Generative AI, large language models, and ChatGPT are dominating the headlines and people’s imaginations at the moment. While the incoming AI revolution may have some drawbacks, it also has the power to transform the way we learn, work, and play.
Clint Bodungen, author of the upcoming ChatGPT for Cybersecurity Cookbook: Learn practical generative AI recipes to supercharge your cyber skills, joined Matt Davey, Chief Experience Officer at 1Password, on the Random but Memorable podcast to discuss:
- The different ways ChatGPT can give your business a security edge.
- How companies can use ChatGPT to improve their security training.
- Why ChatGPT is the best way to build apps faster.
Read the interview below or listen to the full episode on your podcast app of choice.
Editor’s note: The views and opinions expressed by the interviewee don’t represent the opinions of 1Password.
Matt Davey: What will the book cover and who’s it for?
Clint Bodungen: I focused on content for those who are already in cybersecurity and want to make their skillset more efficient and to augment the skills that they already have.
But more importantly, I’m a huge proponent into trying to usher in the next generation of talent into cybersecurity.
There are a lot of people who don’t know how to get into cybersecurity, or can’t afford [the relevant] certifications. I wanted to make sure I touched an audience that could really utilize this new, literally revolutionary technology to enhance and augment their skill set.
“This book will help you get under the hood of what’s going on."
You can build your own apps and extend the capabilities of just ChatGPT. This book will help you get under the hood of what’s going on to build your own plugin-like functionality, to build your own code interpreter functionality, and to get ahead of the next feature set that might be within ChatGPT.
The later chapters talk about other frameworks, like how to use other large language models such as open source rather than just GPT and OpenAI-branded large language models.
MD: What are some of the most exciting and practical AI recipes in your book?
CB: The most exciting recipes teach you how to turn ChatGPT or Claude 2 into a cybersecurity-themed role-playing game.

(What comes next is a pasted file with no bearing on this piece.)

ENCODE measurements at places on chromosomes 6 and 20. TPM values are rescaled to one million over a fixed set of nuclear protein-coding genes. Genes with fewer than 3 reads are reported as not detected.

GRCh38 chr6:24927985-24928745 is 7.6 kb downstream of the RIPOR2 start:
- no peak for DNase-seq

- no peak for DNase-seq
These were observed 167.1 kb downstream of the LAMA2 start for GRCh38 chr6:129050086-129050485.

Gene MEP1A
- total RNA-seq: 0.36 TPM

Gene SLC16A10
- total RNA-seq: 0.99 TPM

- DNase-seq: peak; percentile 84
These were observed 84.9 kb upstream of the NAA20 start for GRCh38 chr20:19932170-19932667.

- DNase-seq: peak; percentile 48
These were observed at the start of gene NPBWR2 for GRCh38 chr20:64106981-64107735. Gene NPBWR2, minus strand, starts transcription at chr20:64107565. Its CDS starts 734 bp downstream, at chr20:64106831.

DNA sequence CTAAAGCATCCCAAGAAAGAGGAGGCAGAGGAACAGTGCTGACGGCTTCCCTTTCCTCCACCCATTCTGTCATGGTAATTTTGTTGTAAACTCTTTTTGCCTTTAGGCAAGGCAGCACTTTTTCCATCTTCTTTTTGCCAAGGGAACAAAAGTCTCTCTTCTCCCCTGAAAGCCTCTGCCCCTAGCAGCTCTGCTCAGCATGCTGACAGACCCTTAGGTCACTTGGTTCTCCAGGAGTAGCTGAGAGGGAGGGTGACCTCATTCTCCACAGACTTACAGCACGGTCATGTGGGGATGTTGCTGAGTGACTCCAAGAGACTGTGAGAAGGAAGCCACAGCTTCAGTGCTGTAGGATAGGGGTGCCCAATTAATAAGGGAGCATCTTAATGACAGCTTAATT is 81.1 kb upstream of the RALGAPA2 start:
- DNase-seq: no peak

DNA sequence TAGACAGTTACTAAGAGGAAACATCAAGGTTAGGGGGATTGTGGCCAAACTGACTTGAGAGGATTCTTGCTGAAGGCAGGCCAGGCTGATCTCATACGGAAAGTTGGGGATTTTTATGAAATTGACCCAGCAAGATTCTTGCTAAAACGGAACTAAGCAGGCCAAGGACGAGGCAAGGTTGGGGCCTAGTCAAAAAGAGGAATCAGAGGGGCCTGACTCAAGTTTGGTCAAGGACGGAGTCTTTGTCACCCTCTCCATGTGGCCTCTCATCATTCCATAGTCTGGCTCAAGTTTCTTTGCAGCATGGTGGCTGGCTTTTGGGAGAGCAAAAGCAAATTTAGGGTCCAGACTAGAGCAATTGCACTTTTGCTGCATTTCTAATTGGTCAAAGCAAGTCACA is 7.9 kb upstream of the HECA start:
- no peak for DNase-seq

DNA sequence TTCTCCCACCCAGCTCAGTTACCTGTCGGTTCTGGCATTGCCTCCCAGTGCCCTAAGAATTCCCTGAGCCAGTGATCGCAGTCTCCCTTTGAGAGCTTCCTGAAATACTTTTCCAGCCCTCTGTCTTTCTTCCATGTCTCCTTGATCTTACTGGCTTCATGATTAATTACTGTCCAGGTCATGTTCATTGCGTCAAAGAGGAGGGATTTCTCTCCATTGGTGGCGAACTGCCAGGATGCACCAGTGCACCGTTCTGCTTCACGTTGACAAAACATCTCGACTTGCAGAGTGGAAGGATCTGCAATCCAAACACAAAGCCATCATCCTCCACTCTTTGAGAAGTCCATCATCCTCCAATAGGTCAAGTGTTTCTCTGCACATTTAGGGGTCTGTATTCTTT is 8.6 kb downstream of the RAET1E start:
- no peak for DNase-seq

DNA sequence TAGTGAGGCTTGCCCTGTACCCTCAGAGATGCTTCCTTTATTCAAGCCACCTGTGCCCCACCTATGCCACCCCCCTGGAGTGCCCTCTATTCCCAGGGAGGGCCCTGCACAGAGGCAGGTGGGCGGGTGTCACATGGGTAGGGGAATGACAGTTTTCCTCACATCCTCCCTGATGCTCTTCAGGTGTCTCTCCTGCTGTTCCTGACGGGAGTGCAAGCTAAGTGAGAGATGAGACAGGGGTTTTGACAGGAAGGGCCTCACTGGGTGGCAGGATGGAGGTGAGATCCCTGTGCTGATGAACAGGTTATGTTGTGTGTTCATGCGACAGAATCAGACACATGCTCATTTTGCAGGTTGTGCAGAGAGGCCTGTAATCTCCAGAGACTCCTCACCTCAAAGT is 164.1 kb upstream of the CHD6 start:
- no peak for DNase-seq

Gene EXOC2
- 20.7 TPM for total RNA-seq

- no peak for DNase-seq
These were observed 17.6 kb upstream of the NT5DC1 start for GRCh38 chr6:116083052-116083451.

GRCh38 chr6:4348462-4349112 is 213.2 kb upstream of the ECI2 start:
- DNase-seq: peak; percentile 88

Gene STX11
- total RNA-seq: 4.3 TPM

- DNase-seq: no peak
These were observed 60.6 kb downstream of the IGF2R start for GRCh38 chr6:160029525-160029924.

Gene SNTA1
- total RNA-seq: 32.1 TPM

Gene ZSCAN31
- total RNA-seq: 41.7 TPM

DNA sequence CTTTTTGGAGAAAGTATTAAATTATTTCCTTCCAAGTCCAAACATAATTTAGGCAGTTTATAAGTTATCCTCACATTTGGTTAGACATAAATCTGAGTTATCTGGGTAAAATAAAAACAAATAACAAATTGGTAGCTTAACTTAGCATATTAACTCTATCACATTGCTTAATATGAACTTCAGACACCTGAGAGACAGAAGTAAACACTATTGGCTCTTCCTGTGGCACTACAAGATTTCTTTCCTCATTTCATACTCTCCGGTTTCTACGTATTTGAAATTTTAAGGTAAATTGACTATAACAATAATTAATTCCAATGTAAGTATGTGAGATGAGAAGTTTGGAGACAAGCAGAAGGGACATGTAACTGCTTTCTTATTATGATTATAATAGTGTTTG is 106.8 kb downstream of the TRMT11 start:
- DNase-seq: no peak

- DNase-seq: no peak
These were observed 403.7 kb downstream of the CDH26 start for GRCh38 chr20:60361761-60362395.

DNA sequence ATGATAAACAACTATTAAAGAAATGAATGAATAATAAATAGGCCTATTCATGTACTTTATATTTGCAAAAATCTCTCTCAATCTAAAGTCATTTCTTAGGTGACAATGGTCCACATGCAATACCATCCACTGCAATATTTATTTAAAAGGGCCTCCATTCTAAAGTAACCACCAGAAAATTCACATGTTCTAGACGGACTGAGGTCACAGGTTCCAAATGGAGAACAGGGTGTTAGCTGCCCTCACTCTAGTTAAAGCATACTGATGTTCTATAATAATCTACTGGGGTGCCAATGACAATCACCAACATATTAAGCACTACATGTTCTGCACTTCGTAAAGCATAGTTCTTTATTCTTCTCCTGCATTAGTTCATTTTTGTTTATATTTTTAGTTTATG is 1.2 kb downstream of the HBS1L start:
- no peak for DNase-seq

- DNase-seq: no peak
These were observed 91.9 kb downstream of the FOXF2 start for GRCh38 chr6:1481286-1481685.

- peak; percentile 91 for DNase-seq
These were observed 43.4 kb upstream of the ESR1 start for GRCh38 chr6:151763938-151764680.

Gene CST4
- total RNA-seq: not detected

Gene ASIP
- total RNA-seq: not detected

You might be familiar with old school text-based role-play games like Hitchhiker’s Guide to the Galaxy or Zork. Those sorts of games. I teach readers how to turn ChatGPT into a text-based role-playing game where it acts as the game master. It will instantly create an entire scenario. It’s a “choose your own adventure” basically which you can go through and it will train you on cybersecurity.
For companies that do incident response tabletop exercises, I have recipes in the book that show you how to create and run those exercises using ChatGPT.
I have simple GPT recipes from the web interface where you can just get help with GRC cybersecurity standards. You don’t understand what a standard is saying? You can feed it excerpts or entire standards and then get your questions answered. You can have it create entire vulnerability assessment plans. You can actually have it create a cybersecurity policy, an entire 80-page cybersecurity policy.
"[ChatGPT] is not meant to replace human work. It’s not meant to be ‘set it and forget it’ like an easy bake oven."
This is not meant to replace human work. This is not meant to be ‘set it and forget it’ like an easy bake oven. This is literally meant to give you a first draft. This is meant to make things more efficient and optimize your time, and then you become the editor and fine-tune it to your liking.
There are recipes in there to make all aspects of your cybersecurity job more efficient or more productive, like helping you with pen testing.
MD: How do we trust AI to generate what it says it’s generating?